Canine Intuition

According to the saying, they are a “man’s best friend.” Sometimes it does not feel that way, for instance when they launch themselves at you as you lie on the bed. Dogs are, however, wonderful companions, appearing to respond to emotions quite intuitively at times.

A dog’s ability to communicate with humans is unlike any other species. They can sense our emotions, read our facial expressions and even follow our pointing gestures. They seem to possess a special skill for knowing exactly how we are feeling. However, not much is known about the role that hearing plays in that ability. Recent research from the Department of Veterinary Medicine at the University of Bari Aldo Moro in southern Italy looked at how dogs process human emotions based only on our vocalisations.

Research has shown that dogs can combine hearing and sight to match happy and angry human faces with happy and angry vocalisations. When using only their hearing, researchers found that dogs can distinguish the positive sound of laughing from the negative sound of crying. They also concluded that negative sounds upset and arouse dogs more than positive ones. There are six basic emotions that humans can recognise from vocalisations, regardless of culture:

  • Fear
  • Sadness
  • Anger
  • Disgust
  • Surprise
  • Happiness.

The study aimed to investigate if dogs can recognise all six from nonverbal vocalisations alone.

Overall, it seems that dogs can determine human emotions using only their ears, at least for happiness, fear and sadness. Apparently they use the right side of their brain for processing negative emotions and the left side for positive ones. Additional data collected on heart rate and behaviour, such as tail wagging and yawning, supported these findings.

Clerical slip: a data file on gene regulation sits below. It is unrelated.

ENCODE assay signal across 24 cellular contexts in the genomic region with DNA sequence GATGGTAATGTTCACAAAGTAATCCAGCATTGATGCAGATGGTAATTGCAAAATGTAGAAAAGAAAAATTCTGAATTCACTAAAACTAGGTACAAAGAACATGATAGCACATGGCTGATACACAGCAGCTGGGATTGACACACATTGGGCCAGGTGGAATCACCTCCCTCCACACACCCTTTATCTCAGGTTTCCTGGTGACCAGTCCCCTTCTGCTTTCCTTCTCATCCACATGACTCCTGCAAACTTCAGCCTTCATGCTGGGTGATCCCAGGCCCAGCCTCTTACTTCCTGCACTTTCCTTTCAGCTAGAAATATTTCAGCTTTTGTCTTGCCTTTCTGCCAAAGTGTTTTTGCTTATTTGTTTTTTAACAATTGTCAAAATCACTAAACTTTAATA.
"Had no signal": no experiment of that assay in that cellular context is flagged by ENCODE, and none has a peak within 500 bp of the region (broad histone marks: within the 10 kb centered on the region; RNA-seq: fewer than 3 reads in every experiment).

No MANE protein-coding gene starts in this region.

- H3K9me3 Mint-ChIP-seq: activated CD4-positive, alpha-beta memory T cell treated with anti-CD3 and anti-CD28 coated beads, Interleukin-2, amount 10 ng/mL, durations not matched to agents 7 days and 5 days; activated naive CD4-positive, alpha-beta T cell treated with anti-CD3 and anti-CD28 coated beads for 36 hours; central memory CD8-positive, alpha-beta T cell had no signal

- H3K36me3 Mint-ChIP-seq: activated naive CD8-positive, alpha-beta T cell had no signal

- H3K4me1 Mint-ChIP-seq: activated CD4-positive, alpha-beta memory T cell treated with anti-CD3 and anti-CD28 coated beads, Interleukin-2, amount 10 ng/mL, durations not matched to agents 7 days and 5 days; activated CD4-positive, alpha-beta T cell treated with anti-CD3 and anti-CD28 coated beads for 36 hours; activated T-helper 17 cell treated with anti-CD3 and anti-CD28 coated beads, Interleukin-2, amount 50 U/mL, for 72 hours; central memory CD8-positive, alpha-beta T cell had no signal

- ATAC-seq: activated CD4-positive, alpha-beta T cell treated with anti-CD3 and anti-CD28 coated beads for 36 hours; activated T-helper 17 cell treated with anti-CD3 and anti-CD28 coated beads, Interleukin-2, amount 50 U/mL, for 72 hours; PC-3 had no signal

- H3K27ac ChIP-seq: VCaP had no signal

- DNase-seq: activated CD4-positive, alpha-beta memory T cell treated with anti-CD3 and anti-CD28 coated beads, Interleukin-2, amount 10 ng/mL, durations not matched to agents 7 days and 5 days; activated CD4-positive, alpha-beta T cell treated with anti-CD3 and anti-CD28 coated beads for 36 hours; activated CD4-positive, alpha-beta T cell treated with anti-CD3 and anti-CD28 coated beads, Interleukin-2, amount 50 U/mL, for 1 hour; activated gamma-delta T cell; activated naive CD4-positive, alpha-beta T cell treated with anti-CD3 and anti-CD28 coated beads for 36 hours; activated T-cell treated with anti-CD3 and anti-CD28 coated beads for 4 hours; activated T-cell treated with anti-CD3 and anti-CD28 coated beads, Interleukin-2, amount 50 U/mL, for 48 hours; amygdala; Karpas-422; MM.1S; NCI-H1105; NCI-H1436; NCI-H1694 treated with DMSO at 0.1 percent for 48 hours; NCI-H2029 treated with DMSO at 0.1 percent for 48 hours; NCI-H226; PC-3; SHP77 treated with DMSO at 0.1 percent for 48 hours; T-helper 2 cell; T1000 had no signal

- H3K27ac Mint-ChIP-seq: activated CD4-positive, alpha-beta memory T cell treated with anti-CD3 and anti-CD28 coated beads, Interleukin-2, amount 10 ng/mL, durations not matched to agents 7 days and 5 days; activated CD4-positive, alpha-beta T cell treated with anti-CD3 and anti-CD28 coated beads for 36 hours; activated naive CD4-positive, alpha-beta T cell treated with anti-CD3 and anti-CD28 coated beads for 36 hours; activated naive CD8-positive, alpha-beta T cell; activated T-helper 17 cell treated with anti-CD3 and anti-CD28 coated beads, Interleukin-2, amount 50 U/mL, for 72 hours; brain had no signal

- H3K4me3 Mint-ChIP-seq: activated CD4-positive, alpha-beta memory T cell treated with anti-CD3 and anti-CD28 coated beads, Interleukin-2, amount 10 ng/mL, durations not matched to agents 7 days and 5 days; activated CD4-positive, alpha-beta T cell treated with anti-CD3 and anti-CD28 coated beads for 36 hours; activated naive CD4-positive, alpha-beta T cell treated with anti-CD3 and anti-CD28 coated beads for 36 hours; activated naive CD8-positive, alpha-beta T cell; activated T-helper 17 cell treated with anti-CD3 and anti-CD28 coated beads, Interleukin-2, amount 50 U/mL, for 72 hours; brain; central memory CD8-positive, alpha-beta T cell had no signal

On Wednesday evening this week I was watching the Ten O’Clock News with Jess (the school dog) lying in front of the wood burner. She had been lying quietly there for about twenty minutes. A new item started on the news concerning Motor Neuron Disease. It was quite a distressing piece, with the lady talking about how it was affecting her life. As soon as she started speaking Jess jumped up and approached the television, visibly anxious. She was listening intently and seemed worried. The change in her behaviour was significant.

When the lady stopped talking and the presenter took over, Jess returned to her place in front of the fire. A minute or so later the lady spoke again and once again Jess jumped up and was showing signs of concern.

Jess arrived at Yateley Manor in September 2018. It has been interesting watching the impact she has had on the school community. Staff received more training this week from Vicky Plumer of Canine Assisted Learning, the charity which is supporting the work of Jess in school. Staff members had a wonderful afternoon learning how to maximise the use of Jess in class and one person even commented how relaxed she was after spending the time with Jess.

Jess is being used more and more in classes around school. The impact is significant, particularly in terms of wellbeing for the children. She has been trained to lie on children’s feet to calm them or place her head on the lap of a child who is reading. It is also incredible how she will enter a classroom and head straight for a child who is upset or feeling low.

I know of a dentist who has a therapy dog for patients. Apparently simply having a dog on a person’s lap can make all the treatment bearable. This week we have been talking to the children about worries and how to avoid them. Canine intervention could well offer a solution.

 

Robert Upton